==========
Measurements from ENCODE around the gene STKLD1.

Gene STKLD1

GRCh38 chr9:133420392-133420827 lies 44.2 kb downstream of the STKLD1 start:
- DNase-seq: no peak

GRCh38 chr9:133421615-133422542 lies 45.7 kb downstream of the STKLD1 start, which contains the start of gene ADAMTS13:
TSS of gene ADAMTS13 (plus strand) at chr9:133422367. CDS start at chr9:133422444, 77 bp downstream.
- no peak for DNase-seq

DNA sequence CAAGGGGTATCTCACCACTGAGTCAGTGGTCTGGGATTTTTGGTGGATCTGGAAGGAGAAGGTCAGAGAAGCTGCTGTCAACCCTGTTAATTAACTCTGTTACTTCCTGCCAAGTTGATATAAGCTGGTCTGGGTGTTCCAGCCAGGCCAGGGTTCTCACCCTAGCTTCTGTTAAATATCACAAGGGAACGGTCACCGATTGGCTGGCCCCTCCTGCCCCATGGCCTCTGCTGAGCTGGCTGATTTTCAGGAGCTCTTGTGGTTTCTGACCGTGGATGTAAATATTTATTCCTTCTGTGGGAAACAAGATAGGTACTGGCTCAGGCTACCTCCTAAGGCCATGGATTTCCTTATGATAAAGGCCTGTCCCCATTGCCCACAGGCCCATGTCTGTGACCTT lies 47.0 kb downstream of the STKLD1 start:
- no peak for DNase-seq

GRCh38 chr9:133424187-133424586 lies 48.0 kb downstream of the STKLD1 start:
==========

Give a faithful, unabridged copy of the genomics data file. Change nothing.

Measurements from ENCODE around the gene STKLD1.

Gene STKLD1

GRCh38 chr9:133420392-133420827 lies 44.2 kb downstream of the STKLD1 start:
- DNase-seq: no peak

GRCh38 chr9:133421615-133422542 lies 45.7 kb downstream of the STKLD1 start, which contains the start of gene ADAMTS13:
TSS of gene ADAMTS13 (plus strand) at chr9:133422367. CDS start at chr9:133422444, 77 bp downstream.
- no peak for DNase-seq

DNA sequence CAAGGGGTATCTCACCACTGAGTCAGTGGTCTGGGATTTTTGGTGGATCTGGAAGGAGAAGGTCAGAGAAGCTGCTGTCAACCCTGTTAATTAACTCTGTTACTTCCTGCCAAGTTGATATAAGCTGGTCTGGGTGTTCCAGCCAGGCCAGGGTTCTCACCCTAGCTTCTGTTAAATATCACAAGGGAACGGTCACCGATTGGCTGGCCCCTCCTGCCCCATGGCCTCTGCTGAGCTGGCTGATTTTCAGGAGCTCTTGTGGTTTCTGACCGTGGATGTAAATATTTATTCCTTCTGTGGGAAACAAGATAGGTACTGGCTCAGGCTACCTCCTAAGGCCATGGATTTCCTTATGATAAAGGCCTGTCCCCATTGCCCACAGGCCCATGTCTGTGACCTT lies 47.0 kb downstream of the STKLD1 start:
- no peak for DNase-seq

GRCh38 chr9:133424187-133424586 lies 48.0 kb downstream of the STKLD1 start: